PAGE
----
American Views, Viewpoints, and Manipulations: Six lectures by John Walsh

In each of the six lectures in this series, John Walsh selects an American painting in the Gallery’s collection and examines the similarities and differences between depiction and reality.

About the Series

A number of paintings on view in the Yale University Art Gallery’s newly reinstalled American paintings and sculpture galleries are apt to incite curiosity about the artists’ chosen subjects. What was special about a particular view? What did the painter actually see, and from what viewpoint? While credible-looking paintings, particularly landscapes, are often assumed to be accurate, the artist has frequently manipulated observable reality for effect by exaggerating, rearranging, interpolating, or inventing. In each lecture in this series, John Walsh selects an American painting in the Gallery’s collection and examines the similarities and differences between depiction and reality, returning to the painter’s original vantage point in an attempt to work out just what happened when he returned to the studio.

How much imagery did these artists borrow from others? How often did they modify what they saw, and for what purposes? Romantic literature and art in Britain and on the Continent helped to shape the attitudes toward nature held by 19th-century American artists and their patrons, for whom national self-regard and expansionist beliefs were important factors. In the 20th century, new enthusiasms and anxieties suggested newer points of view—both literal and figurative—to artists, who found fresh ways to express their relationship to the world around them.

Note: All lectures are held in the Robert L. McNeil, Jr., Lecture Hall. Seating is limited. Doors open one hour prior to each lecture.

Generously sponsored by the Martin A. Ryerson Lectureship Fund.

Lecture Videos

To view a recording of the most recent lecture from this series, play the video at left. Previous lectures in the series are available on the Gallery’s YouTube channel.

View Playlist on YouTube

Schedule

Lecture Series: American Views, Viewpoints, and Manipulations: Thomas Cole’s Catskills

Friday, October 27, 2017, 1:30 pm

Thomas Cole (1801–1848) spent decades living near Catskill Creek, the Hudson River tributary in upstate New York, and he painted the creek with the Catskill Mountains in the distance more often than any other subject. What did these compositions represent to him? This lecture considers Cole’s North Mountain and Catskill Creek of 1838 and other works by the pioneer Romantic painter, whose portrayals of a wild new land were a mix of observation, pictorial tradition, and poetic manipulation. Generously sponsored by the Martin A. Ryerson Lectureship Fund.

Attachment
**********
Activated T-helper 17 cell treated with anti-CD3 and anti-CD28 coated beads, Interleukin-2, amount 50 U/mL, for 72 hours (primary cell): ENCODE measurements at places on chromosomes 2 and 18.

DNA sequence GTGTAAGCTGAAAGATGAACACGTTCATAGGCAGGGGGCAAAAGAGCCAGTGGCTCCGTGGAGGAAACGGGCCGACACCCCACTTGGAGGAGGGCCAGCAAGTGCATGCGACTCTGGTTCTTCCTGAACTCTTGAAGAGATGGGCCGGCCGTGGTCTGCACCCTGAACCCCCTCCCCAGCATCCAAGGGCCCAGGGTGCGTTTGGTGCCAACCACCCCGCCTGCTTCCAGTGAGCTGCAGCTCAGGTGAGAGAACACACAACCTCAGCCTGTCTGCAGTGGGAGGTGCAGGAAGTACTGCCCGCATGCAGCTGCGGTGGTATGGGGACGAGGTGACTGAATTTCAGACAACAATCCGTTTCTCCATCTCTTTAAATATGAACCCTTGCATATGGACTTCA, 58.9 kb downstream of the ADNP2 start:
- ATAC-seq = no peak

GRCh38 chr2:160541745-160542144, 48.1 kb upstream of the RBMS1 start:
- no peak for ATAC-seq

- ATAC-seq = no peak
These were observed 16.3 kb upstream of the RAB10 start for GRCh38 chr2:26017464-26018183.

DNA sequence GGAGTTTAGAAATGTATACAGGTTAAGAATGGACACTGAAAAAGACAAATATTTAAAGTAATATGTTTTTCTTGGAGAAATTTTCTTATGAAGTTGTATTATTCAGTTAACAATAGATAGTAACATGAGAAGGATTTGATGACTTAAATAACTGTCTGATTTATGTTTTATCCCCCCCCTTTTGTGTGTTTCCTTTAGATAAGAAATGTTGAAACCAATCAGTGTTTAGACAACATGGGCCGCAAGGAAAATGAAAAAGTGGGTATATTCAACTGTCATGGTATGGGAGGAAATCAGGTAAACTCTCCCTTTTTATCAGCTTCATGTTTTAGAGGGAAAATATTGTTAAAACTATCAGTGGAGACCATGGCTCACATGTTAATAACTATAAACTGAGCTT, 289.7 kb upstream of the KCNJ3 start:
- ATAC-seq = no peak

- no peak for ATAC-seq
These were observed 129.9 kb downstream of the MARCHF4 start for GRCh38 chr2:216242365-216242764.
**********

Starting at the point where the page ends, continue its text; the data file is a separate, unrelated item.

Lecture Series: American Views, Viewpoints, and Manipulations: Frederic Church in the Maine Wilderness

Friday, November 3, 2017, 1:30 pm

In the mid-19th century, Thomas Cole’s pupil Frederic Church (1826–1900) was America’s most famous artist. Church’s Mt. Ktaadn from 1853 resulted from a trip deep into the wilds of Maine, which he took after he read Henry David Thoreau’s writings. The views that Church actually saw on his travels differed from what he chose to paint, and this lecture explores how and why he altered the appearance of the actual landscape. Generously sponsored by the Martin A. Ryerson Lectureship Fund.

Lecture Series: American Views, Viewpoints, and Manipulations: Sanford Gifford Creates “Darkness Visible”

Friday, November 10, 2017, 1:30 pm

Sanford Gifford (1823–1880) drew and painted the scenic spots favored by Thomas Cole and Frederic Church, which, by then, had become very famous. In his Twilight in the Catskills of 1861, Gifford used his imagination and his ability as a painter of light to create a solemn, disturbing vision, the meaning of which goes beyond the usual boundaries of landscape painting. Generously sponsored by the Martin A. Ryerson Lectureship Fund.

Lecture Series: American Views, Viewpoints, and Manipulations: Albert Bierstadt Follows the Sun

Friday, November 17, 2017, 1:30 pm

Albert Bierstadt (1830–1902) rivaled Frederic Church as the foremost painter of landscape spectacles in the mid- to late 19th century. Bierstadt’s views of the Rocky Mountains and the Yosemite Valley defined the West for Americans who would never otherwise have seen it. His Yosemite Valley, Glacier Point Trail of about 1873 depicts wildness and grandeur, but it was also composed to make a statement about possession and tourism. Generously sponsored by the Martin A. Ryerson Lectureship Fund.

Lecture Series: American Views, Viewpoints, and Manipulations: Joseph Stella and the View from Brooklyn

Friday, December 1, 2017, 1:30 pm

Joseph Stella’s seven-foot-high Brooklyn Bridge (1919–20) is an ecstatic vision of New York—its audacious engineering, bright lights, rumbling tunnels, and omnipresent grit—compressed and stylized on canvas. A European-trained modernist smitten by American dynamism, Stella (1877–1946) constructed a synthesis of his visual impressions and visceral reactions to his adopted city. This lecture explores Stella’s imagery, its web of associations, and the artist’s distinctive means of expression. Generously sponsored by the Martin A. Ryerson Lectureship Fund.

Lecture Series: American Views, Viewpoints, and Manipulations: At Edward Hopper’s Doorstep

Thursday, December 7, 2017, 5:30 pm

Edward Hopper (1882–1967) painted Rooms by the Sea in 1951 on Cape Cod, in the place he knew best: the studio in his house in the dunes. This agreeable-looking summer scene makes some viewers feel unsettled—a reaction that the artist intended. This lecture examines how Hopper composed the picture from his familiar surroundings and proposes some of the ideas that he may have meant to convey. Generously sponsored by the Martin A. Ryerson Lectureship Fund. Followed by a reception.

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